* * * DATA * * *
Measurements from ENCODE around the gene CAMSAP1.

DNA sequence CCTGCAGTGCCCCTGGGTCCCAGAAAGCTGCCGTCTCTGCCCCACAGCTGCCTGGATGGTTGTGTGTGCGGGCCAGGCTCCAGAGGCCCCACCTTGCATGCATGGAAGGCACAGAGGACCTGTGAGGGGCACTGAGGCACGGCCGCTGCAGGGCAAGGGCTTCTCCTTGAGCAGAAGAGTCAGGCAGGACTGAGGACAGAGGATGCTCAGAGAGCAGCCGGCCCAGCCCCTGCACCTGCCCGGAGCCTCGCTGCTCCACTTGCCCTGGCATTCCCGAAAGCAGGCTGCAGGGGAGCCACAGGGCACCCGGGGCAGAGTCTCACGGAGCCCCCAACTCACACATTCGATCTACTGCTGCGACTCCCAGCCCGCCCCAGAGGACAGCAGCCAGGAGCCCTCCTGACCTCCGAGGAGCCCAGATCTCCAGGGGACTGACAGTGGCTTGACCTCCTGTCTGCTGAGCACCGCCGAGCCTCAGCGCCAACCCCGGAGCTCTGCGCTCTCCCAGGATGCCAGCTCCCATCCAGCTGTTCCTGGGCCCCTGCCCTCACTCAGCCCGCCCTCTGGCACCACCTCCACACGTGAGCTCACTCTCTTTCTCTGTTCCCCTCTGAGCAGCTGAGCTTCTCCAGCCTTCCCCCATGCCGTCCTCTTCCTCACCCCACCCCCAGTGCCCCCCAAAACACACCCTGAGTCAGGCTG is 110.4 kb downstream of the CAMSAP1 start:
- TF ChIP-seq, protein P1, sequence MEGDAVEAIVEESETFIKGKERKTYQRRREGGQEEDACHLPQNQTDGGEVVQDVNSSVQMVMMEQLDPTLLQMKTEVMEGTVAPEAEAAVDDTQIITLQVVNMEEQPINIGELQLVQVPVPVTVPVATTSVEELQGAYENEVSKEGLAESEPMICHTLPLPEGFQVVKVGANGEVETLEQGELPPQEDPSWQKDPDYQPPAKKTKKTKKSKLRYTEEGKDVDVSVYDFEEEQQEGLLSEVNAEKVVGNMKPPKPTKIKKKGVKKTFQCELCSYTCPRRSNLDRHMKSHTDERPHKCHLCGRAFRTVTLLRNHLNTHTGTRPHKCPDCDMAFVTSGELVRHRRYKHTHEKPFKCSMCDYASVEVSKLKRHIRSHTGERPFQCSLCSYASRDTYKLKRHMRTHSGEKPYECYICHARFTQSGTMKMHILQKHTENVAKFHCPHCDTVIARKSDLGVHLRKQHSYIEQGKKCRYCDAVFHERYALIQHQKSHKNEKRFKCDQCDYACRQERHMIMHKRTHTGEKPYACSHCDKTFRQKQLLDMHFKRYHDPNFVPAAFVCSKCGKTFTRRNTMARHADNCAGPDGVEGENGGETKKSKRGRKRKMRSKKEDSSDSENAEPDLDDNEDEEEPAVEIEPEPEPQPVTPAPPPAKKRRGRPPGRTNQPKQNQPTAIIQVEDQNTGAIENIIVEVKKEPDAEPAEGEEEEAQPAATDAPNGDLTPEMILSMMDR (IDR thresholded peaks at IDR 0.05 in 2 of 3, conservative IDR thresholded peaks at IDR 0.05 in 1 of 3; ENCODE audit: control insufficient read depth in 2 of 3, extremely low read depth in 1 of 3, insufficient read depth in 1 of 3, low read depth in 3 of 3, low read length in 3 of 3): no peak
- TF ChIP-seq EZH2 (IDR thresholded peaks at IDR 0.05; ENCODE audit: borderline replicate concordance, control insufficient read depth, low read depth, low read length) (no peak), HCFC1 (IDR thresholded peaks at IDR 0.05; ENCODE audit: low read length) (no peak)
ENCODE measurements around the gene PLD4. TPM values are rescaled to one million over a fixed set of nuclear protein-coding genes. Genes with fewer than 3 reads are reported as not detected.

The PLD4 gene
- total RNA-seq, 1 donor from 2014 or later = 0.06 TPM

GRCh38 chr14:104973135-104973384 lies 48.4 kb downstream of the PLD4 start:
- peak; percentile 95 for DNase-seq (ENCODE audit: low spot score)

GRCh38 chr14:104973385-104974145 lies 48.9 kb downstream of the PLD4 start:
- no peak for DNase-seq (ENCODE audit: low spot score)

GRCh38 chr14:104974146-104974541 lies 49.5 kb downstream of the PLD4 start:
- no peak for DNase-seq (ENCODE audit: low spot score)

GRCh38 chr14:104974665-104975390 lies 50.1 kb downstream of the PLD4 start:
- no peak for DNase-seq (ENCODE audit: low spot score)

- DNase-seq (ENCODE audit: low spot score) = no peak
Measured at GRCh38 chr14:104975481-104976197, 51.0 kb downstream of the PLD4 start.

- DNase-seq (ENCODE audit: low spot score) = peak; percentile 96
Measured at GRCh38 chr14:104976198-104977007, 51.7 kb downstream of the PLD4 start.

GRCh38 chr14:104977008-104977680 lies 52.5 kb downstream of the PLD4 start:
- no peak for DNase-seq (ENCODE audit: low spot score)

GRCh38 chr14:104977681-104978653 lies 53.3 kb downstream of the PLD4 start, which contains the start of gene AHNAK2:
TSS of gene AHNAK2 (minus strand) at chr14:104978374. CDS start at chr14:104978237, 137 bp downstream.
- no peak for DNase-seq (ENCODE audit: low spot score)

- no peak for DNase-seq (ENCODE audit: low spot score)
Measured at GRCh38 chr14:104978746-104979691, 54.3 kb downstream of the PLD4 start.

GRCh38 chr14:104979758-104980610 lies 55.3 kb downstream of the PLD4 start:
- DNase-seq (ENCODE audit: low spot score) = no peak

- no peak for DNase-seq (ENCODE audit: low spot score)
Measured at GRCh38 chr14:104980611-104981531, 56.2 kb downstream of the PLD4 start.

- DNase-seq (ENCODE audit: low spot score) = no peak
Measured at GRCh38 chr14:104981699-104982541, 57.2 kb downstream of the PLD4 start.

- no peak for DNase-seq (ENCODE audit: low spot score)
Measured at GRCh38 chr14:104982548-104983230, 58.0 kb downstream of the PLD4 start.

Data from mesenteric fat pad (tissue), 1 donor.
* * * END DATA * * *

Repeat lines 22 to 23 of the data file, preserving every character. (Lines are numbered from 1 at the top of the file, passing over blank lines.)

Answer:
GRCh38 chr14:104977681-104978653 lies 53.3 kb downstream of the PLD4 start, which contains the start of gene AHNAK2:
TSS of gene AHNAK2 (minus strand) at chr14:104978374. CDS start at chr14:104978237, 137 bp downstream.